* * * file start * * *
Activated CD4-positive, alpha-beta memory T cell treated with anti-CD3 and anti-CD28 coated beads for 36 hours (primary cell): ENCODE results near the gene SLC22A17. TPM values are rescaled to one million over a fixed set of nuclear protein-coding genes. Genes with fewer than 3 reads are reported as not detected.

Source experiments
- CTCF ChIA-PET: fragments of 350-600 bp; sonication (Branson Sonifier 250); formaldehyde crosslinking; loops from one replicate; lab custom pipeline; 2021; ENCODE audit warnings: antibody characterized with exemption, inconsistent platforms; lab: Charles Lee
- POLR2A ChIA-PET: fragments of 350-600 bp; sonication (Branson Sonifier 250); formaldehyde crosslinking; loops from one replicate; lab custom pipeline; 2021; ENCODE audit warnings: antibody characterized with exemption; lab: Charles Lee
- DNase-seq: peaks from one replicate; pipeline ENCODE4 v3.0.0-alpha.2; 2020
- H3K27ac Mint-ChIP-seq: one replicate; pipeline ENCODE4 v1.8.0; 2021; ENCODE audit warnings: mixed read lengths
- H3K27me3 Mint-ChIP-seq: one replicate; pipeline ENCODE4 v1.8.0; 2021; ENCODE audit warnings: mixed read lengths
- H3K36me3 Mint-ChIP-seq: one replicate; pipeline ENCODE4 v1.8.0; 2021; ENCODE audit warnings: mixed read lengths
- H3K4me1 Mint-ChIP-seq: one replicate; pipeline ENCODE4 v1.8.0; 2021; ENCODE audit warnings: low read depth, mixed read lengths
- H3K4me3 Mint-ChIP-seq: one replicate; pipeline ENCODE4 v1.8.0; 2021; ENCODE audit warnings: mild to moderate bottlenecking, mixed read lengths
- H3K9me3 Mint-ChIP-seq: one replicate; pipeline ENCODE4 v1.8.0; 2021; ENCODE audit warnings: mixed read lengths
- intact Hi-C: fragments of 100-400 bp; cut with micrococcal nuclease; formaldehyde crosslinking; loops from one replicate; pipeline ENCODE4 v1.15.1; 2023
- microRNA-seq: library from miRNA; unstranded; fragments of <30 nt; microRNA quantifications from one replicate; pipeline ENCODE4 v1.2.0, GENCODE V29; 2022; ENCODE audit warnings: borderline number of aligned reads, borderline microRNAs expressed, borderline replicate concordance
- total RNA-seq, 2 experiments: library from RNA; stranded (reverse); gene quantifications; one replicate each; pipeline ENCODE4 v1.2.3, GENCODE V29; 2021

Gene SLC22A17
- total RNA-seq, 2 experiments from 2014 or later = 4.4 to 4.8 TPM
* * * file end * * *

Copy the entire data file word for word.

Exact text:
Activated CD4-positive, alpha-beta memory T cell treated with anti-CD3 and anti-CD28 coated beads for 36 hours (primary cell): ENCODE results near the gene SLC22A17. TPM values are rescaled to one million over a fixed set of nuclear protein-coding genes. Genes with fewer than 3 reads are reported as not detected.

Source experiments
- CTCF ChIA-PET: fragments of 350-600 bp; sonication (Branson Sonifier 250); formaldehyde crosslinking; loops from one replicate; lab custom pipeline; 2021; ENCODE audit warnings: antibody characterized with exemption, inconsistent platforms; lab: Charles Lee
- POLR2A ChIA-PET: fragments of 350-600 bp; sonication (Branson Sonifier 250); formaldehyde crosslinking; loops from one replicate; lab custom pipeline; 2021; ENCODE audit warnings: antibody characterized with exemption; lab: Charles Lee
- DNase-seq: peaks from one replicate; pipeline ENCODE4 v3.0.0-alpha.2; 2020
- H3K27ac Mint-ChIP-seq: one replicate; pipeline ENCODE4 v1.8.0; 2021; ENCODE audit warnings: mixed read lengths
- H3K27me3 Mint-ChIP-seq: one replicate; pipeline ENCODE4 v1.8.0; 2021; ENCODE audit warnings: mixed read lengths
- H3K36me3 Mint-ChIP-seq: one replicate; pipeline ENCODE4 v1.8.0; 2021; ENCODE audit warnings: mixed read lengths
- H3K4me1 Mint-ChIP-seq: one replicate; pipeline ENCODE4 v1.8.0; 2021; ENCODE audit warnings: low read depth, mixed read lengths
- H3K4me3 Mint-ChIP-seq: one replicate; pipeline ENCODE4 v1.8.0; 2021; ENCODE audit warnings: mild to moderate bottlenecking, mixed read lengths
- H3K9me3 Mint-ChIP-seq: one replicate; pipeline ENCODE4 v1.8.0; 2021; ENCODE audit warnings: mixed read lengths
- intact Hi-C: fragments of 100-400 bp; cut with micrococcal nuclease; formaldehyde crosslinking; loops from one replicate; pipeline ENCODE4 v1.15.1; 2023
- microRNA-seq: library from miRNA; unstranded; fragments of <30 nt; microRNA quantifications from one replicate; pipeline ENCODE4 v1.2.0, GENCODE V29; 2022; ENCODE audit warnings: borderline number of aligned reads, borderline microRNAs expressed, borderline replicate concordance
- total RNA-seq, 2 experiments: library from RNA; stranded (reverse); gene quantifications; one replicate each; pipeline ENCODE4 v1.2.3, GENCODE V29; 2021

Gene SLC22A17
- total RNA-seq, 2 experiments from 2014 or later = 4.4 to 4.8 TPM